ANCHOR LEAD: MANY OLDER PEOPLE HAVE PROBLEMS WITH THEIR TEETH BUT DON’T SEE A DENTIST, ELIZABETH TRACEY REPORTS
It’s always been a suspect division: teeth and the rest of the body, as though they were unrelated. Now a new study shows that while the majority of older Americans see a doctor at least once a year, fewer than half see a dentist, with serious health consequences. Michelle Bellantoni, a geriatrics expert at Johns Hopkins, is concerned.
BELLANTONI: In this country eight out of ten older adults see a health care provider at least once a year, and yet less than half see a dental provider. The more recent studies have shown that poor oral health leads to significant changes in the health status of older adults, in particular cardiovascular disease and inflammation. So what this study did was first of all identify why older adults are not seeing dental providers and while we know that a quarter of older adults have no teeth, for the three quarters who do the most commonly cited reason for not seeing a dental provider is the cost. :33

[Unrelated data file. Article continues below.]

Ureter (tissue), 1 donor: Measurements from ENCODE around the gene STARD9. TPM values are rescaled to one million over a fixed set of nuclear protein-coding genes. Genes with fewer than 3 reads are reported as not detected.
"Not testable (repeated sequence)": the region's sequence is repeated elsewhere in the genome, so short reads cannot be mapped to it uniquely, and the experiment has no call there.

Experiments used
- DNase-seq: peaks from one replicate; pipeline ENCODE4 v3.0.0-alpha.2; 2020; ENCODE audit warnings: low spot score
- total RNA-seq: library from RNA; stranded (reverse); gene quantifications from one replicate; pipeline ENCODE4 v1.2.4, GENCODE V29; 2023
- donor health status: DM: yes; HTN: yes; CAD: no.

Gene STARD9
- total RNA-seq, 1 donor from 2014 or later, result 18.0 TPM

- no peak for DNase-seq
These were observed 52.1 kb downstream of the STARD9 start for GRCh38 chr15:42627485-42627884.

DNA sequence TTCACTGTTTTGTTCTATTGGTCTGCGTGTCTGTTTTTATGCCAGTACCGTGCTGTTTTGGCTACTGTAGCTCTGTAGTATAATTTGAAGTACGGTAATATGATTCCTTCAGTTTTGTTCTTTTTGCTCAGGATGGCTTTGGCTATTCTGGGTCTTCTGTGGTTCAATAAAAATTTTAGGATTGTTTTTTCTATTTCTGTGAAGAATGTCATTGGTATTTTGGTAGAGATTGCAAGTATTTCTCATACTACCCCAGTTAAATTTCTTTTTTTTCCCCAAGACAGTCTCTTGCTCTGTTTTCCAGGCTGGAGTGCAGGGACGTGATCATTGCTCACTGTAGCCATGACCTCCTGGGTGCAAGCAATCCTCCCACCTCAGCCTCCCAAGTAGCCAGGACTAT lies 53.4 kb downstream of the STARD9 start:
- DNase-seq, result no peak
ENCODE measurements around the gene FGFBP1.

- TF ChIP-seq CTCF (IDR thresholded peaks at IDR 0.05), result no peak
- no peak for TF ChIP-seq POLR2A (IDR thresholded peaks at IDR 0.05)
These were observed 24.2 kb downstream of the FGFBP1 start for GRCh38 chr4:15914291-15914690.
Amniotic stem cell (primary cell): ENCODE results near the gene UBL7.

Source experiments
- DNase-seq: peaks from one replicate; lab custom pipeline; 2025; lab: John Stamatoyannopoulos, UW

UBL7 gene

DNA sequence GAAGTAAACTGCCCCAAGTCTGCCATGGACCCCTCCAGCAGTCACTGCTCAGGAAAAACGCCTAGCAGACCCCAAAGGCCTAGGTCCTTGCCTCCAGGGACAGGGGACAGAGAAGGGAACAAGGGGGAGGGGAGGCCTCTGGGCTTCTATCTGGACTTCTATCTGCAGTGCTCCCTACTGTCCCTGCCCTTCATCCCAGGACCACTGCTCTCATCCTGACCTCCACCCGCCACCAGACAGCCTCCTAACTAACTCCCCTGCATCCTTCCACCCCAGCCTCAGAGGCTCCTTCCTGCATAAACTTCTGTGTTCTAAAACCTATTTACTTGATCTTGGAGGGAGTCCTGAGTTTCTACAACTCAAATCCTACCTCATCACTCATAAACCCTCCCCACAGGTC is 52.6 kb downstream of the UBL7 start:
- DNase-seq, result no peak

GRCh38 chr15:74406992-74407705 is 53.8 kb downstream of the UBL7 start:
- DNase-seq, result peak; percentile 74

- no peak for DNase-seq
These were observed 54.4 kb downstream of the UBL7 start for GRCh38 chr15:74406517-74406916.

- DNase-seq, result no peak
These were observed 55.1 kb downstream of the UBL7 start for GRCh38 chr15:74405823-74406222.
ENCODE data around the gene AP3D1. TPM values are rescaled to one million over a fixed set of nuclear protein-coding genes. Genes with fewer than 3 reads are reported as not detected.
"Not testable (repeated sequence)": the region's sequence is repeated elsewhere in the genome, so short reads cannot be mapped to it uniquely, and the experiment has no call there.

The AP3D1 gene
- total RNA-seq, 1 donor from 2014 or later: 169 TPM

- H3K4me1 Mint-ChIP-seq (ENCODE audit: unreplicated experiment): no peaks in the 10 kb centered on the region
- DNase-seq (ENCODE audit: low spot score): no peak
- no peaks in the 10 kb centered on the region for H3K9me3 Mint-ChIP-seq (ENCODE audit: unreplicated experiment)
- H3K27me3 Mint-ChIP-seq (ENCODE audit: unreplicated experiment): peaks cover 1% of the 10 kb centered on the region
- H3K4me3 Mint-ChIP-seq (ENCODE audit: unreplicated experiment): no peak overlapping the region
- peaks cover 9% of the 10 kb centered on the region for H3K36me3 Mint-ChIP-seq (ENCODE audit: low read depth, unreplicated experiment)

Medicare doesn’t pay for dental services, but likely should, Bellantoni says. At Johns Hopkins, I’m Elizabeth Tracey.